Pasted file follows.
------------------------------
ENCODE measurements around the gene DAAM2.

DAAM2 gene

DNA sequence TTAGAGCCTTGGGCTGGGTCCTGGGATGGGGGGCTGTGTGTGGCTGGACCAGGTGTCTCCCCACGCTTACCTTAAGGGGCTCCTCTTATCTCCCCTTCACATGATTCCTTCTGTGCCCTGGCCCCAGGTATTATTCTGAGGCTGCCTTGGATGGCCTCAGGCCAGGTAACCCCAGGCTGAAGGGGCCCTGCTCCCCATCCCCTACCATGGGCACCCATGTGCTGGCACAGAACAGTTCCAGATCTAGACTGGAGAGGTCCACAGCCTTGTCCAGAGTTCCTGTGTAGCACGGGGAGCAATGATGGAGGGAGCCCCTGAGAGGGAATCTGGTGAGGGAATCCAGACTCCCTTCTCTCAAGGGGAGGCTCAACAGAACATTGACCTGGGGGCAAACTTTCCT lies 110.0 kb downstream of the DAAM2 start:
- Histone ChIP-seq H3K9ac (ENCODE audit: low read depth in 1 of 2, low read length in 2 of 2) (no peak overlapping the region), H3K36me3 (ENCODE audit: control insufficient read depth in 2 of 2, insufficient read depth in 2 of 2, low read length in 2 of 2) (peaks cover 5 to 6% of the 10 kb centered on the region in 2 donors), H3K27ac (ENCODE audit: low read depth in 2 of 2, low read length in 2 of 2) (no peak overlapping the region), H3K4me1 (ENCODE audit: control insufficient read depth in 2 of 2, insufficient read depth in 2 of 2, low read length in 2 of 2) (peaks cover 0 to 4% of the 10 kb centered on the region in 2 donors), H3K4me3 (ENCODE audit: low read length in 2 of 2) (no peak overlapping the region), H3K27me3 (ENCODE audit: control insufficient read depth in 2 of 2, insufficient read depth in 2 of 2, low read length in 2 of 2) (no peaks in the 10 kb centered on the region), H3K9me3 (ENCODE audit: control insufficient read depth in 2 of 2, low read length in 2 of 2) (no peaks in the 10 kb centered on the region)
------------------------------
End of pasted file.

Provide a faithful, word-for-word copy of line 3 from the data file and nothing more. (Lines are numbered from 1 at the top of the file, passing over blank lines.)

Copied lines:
DNA sequence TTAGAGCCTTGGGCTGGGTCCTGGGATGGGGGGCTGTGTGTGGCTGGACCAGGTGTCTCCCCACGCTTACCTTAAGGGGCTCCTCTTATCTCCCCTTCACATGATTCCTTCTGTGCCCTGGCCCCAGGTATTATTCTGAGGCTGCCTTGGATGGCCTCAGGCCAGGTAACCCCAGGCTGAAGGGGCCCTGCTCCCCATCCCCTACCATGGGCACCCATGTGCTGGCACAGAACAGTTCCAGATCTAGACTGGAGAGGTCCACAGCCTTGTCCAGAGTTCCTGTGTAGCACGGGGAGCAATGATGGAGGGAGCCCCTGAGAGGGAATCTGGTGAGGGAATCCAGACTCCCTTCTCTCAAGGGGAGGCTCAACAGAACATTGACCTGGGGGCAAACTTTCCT lies 110.0 kb downstream of the DAAM2 start: